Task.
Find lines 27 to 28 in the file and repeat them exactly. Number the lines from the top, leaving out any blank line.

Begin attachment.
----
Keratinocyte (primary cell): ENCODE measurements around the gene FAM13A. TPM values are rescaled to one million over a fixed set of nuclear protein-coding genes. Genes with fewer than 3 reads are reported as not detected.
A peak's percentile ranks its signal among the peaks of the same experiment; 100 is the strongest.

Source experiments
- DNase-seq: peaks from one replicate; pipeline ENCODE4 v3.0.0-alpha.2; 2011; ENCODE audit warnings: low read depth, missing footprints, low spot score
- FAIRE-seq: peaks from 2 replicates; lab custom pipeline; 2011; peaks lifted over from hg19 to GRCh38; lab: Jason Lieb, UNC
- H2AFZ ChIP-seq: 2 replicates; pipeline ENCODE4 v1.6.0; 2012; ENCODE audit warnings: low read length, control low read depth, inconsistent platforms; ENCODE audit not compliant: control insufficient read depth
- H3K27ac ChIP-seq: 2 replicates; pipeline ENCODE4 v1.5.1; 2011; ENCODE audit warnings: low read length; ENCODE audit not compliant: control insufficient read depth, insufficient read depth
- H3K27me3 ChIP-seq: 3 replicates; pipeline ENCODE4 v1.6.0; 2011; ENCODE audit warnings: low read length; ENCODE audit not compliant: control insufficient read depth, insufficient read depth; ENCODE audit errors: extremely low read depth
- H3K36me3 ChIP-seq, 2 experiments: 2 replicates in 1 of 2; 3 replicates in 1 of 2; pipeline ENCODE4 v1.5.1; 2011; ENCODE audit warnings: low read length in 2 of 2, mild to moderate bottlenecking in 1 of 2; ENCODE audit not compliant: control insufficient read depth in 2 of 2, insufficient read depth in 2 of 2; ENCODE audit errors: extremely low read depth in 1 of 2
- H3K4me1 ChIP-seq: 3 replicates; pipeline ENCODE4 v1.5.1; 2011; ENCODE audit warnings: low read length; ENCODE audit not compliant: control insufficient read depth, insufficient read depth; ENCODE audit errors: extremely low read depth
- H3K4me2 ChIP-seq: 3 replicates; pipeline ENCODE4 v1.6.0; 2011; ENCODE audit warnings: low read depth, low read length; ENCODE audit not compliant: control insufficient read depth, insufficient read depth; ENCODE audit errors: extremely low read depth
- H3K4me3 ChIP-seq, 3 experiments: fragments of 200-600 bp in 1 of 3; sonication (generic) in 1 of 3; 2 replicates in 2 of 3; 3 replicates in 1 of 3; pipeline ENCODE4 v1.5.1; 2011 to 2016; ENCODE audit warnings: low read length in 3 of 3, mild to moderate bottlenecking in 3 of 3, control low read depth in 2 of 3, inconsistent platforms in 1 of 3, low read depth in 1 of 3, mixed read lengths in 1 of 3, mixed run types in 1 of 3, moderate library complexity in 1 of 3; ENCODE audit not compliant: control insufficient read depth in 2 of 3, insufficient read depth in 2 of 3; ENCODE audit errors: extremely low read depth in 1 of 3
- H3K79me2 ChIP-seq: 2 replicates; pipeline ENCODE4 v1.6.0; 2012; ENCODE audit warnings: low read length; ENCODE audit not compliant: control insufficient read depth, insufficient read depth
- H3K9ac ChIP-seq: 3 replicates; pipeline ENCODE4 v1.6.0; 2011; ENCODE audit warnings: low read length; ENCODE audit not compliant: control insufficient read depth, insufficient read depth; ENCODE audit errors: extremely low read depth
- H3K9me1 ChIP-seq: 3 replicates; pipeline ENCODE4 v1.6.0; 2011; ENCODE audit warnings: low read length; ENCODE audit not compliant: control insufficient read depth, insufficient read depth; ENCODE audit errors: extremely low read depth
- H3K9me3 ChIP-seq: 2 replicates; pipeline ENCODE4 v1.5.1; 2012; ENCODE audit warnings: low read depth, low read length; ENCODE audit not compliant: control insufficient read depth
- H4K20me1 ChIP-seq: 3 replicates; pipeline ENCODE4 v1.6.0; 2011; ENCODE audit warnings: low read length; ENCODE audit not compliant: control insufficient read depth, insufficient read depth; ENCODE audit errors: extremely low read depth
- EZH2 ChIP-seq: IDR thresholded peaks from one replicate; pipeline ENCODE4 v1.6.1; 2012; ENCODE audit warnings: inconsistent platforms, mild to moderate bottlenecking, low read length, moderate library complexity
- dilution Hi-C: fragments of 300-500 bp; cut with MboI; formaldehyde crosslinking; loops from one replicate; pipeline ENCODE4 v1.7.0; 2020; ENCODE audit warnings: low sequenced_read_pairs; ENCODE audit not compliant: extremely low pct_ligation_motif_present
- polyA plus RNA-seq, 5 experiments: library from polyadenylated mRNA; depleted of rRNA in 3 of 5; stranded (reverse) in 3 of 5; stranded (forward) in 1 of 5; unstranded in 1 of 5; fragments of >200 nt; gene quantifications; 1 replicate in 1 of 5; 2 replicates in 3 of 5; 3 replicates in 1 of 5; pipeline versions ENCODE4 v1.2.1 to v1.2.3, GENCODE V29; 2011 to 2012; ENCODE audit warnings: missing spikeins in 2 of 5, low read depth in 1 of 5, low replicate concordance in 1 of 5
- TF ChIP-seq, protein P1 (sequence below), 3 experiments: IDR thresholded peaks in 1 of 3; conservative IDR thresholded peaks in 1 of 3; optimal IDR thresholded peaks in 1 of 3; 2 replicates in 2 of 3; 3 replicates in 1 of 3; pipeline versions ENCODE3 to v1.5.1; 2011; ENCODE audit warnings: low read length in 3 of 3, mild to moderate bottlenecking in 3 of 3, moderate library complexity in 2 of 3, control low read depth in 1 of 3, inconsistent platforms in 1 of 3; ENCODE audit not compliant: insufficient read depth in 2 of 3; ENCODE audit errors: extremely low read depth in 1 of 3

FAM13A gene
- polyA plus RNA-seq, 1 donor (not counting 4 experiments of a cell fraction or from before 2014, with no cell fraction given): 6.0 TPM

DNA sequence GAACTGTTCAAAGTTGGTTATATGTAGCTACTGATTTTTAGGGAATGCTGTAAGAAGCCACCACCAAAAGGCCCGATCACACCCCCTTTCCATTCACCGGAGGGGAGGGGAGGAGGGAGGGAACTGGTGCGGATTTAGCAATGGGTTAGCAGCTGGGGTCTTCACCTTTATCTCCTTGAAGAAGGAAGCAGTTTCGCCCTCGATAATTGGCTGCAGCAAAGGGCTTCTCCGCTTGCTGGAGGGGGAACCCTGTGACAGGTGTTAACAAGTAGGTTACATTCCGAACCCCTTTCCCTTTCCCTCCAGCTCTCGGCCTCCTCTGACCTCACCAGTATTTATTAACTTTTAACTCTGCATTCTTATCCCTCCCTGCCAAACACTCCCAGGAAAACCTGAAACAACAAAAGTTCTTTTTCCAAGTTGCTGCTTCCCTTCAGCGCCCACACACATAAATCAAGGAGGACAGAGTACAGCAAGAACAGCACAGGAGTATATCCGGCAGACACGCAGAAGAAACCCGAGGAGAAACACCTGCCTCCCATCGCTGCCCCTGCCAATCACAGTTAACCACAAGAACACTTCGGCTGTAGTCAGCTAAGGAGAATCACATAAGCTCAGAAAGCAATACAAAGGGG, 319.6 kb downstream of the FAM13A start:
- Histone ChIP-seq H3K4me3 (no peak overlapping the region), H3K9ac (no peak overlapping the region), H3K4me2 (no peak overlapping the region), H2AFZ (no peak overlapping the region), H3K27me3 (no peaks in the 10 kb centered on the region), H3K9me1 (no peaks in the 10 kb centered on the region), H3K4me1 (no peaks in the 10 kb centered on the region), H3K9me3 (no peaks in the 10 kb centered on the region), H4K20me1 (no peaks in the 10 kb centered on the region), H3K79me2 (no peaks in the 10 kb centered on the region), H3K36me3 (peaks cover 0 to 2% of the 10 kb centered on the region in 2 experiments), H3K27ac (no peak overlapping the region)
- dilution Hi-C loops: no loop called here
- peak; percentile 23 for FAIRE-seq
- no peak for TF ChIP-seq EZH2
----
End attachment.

- peak; percentile 23 for FAIRE-seq
- no peak for TF ChIP-seq EZH2